Michael Gielen, for those who may not recognize his name, is an Austrian conductor whose career has been an interesting one. He was born in 1927 in Dresden and two years ago this month he officially retired from the podium for health reasons. His family moved to Buenos Aires in the 1930s where he studied piano, introducing audiences there to the entire piano music of Arnold Schoenberg in 1954. His uncle was Eduard Steuermann, who was a recognized advocate for Schoenberg and remembered today for his arrangement of the sextet Verklärte Nacht for piano trio. Steuermann was a teacher of Alfred Brendel. Returning to Europe in 1950 Gielen became a répétiteur at the Vienna State Opera coming into contact with Karajan, Bohm and other luminaries of the era. In 1952 he conducted the Vienna Konzerthaus Orchestra and made LPs for American companies. 1954 found him conducting the Vienna State Opera in addition to concerts of contemporary music elsewhere. From 1960 to 1964 he was conductor of the Royal Opera in Stockholm and from 1964 to 1984 he was to be found in Stuttgart conducting the Radio Symphony Orchestra, working for a time with Sergiu Celibidache. During that period he was also principal conductor of the Belgian National Orchestra (1968-1973) and principal conductor of the Dutch Opera in Amsterdam (1973-76). He was first guest conductor of the BBC Symphony (1978-1981) and from 1980 to 1986 he was music director of the Cincinnati Symphony. Later he was principal conductor of the SWF Orchestra in Baden-Baden (1986-1999). He was professor of conducting in Salzburg from 1987 to 1995. He conducted his last concert with the NDR Orchestra in 2014.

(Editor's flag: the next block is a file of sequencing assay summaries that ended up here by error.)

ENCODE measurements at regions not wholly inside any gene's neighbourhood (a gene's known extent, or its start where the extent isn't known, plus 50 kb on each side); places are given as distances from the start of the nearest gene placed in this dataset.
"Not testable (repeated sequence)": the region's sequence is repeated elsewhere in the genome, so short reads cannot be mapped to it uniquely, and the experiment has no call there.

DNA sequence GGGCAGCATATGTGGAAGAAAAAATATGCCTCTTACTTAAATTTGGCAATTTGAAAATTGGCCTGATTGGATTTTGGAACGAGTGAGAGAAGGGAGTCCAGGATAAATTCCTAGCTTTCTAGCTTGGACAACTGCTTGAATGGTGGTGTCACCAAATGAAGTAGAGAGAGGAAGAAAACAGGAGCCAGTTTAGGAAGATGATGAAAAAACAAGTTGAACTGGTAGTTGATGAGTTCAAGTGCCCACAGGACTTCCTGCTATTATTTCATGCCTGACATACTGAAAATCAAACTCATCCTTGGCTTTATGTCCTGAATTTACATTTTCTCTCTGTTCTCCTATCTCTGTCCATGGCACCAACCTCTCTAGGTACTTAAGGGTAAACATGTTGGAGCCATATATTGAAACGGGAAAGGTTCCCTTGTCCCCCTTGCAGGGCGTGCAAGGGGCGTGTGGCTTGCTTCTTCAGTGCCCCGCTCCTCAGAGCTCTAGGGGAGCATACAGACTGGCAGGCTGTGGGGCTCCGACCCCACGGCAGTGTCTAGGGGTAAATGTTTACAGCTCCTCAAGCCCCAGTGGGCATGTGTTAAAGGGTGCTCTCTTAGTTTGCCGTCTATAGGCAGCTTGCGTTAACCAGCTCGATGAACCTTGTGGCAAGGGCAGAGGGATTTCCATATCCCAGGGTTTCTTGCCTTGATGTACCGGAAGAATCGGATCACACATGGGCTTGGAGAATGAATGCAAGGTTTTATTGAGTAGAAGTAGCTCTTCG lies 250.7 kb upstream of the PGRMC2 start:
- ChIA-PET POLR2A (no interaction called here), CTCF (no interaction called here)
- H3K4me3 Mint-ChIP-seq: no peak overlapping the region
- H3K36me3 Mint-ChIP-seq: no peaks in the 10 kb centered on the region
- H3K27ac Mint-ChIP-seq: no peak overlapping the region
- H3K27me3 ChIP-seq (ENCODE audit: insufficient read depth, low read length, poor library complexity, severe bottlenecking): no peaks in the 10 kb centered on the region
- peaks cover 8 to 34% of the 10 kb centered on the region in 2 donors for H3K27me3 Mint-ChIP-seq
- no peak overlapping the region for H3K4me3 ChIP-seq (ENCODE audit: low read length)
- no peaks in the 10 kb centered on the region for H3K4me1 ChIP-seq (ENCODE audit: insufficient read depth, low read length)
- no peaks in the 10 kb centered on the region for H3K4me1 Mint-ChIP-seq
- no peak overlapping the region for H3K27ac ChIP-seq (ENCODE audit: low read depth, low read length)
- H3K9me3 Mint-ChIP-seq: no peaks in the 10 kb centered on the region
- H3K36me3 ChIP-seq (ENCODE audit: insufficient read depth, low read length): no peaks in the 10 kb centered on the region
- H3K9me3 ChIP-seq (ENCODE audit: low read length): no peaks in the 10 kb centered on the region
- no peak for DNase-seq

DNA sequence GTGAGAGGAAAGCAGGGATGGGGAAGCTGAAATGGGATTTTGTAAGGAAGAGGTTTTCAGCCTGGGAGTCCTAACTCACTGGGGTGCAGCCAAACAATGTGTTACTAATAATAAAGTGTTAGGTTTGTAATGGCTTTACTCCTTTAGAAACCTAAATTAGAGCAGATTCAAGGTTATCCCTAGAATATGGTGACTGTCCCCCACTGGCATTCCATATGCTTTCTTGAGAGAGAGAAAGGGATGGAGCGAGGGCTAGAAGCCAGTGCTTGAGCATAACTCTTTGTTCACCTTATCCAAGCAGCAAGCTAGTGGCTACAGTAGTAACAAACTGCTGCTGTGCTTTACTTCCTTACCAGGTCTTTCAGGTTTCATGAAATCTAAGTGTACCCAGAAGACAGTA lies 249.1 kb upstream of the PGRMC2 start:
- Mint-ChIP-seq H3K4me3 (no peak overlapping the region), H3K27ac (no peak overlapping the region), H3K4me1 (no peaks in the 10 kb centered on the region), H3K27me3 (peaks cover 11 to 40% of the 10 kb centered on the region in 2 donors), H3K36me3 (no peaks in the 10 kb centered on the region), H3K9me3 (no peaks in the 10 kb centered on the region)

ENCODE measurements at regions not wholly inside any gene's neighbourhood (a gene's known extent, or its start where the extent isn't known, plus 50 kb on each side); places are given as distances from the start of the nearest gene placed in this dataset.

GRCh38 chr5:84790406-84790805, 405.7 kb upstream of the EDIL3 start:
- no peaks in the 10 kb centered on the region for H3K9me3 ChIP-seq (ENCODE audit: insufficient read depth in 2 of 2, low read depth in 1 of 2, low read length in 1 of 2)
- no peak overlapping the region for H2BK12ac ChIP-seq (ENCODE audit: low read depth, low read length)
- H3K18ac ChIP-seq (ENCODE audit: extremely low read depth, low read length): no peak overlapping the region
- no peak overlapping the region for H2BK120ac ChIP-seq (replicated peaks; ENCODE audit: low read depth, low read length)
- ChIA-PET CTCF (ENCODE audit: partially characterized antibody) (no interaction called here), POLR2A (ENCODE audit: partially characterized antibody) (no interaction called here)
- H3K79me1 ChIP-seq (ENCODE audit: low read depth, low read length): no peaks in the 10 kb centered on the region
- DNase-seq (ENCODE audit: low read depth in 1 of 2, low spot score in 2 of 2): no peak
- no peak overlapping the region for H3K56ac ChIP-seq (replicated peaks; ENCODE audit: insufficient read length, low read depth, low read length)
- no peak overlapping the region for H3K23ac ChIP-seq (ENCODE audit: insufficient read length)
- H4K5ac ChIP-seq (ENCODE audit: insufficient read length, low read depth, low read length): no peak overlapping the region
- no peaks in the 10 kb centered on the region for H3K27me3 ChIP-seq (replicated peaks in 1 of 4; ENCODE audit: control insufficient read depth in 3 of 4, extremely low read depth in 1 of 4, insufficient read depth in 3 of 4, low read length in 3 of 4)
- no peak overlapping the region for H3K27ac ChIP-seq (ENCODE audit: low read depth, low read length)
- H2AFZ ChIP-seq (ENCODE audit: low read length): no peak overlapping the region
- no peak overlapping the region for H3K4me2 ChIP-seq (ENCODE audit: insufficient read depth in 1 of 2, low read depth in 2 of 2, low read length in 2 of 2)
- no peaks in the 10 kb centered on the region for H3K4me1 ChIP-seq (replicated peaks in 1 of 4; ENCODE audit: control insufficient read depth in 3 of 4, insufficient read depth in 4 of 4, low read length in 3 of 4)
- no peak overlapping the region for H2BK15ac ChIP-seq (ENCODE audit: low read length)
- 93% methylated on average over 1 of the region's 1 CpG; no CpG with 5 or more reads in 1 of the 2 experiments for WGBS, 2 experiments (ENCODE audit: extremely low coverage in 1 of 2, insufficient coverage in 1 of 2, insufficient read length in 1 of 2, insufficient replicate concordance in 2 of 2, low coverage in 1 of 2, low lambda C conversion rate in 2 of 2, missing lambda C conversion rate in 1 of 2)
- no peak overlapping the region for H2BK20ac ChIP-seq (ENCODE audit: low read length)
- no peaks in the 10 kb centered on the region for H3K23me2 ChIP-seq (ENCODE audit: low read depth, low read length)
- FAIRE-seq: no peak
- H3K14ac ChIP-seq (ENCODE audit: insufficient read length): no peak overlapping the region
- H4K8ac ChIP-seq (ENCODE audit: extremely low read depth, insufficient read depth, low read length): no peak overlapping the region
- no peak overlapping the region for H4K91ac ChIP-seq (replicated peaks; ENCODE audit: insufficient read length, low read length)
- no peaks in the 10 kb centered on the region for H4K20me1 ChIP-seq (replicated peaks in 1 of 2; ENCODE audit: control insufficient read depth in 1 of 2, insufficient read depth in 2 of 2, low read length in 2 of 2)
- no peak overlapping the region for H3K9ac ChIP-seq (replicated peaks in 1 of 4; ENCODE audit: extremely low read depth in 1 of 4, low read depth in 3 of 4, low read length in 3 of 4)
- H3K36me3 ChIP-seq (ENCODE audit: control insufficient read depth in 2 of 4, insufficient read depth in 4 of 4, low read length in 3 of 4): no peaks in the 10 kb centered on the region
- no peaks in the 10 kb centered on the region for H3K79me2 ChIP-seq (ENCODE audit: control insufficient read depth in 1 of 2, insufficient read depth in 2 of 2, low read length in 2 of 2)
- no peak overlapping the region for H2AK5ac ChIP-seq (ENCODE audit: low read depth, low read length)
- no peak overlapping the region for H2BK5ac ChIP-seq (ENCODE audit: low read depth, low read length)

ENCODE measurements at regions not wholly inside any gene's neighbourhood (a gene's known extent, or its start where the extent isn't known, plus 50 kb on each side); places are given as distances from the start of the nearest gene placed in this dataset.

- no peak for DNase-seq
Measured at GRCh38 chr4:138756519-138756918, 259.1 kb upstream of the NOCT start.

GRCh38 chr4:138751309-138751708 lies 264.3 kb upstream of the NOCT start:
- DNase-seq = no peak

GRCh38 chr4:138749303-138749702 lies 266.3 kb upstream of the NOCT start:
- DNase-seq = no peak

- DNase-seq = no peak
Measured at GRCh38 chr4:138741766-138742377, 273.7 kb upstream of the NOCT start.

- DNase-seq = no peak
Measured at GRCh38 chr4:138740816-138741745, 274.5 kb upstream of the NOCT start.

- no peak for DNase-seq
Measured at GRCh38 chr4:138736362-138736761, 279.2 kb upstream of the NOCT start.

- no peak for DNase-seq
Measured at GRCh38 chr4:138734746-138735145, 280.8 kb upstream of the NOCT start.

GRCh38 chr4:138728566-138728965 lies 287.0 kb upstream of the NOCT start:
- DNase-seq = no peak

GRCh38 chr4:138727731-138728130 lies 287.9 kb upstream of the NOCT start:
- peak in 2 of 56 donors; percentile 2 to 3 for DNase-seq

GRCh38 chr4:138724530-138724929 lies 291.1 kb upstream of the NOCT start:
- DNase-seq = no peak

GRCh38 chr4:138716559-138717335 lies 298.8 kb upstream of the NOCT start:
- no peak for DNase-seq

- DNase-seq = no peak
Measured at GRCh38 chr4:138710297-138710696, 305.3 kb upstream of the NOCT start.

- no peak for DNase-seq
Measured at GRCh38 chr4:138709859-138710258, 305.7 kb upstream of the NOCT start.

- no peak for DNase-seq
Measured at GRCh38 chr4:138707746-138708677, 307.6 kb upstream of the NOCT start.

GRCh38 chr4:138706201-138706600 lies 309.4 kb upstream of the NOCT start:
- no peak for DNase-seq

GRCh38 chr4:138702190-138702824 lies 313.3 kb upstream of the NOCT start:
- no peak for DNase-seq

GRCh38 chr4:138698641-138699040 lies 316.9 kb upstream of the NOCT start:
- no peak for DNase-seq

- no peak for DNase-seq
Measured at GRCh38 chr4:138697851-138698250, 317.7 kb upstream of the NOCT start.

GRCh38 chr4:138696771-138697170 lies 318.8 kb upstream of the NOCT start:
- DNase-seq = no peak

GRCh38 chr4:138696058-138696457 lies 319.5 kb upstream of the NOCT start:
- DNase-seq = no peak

Normally the above brief outline of his career would not belong here but as many casual music lovers and collectors are unfamiliar with Gielen, his recorded performances, even if they were noticed, could very possibly be passed by without a second thought.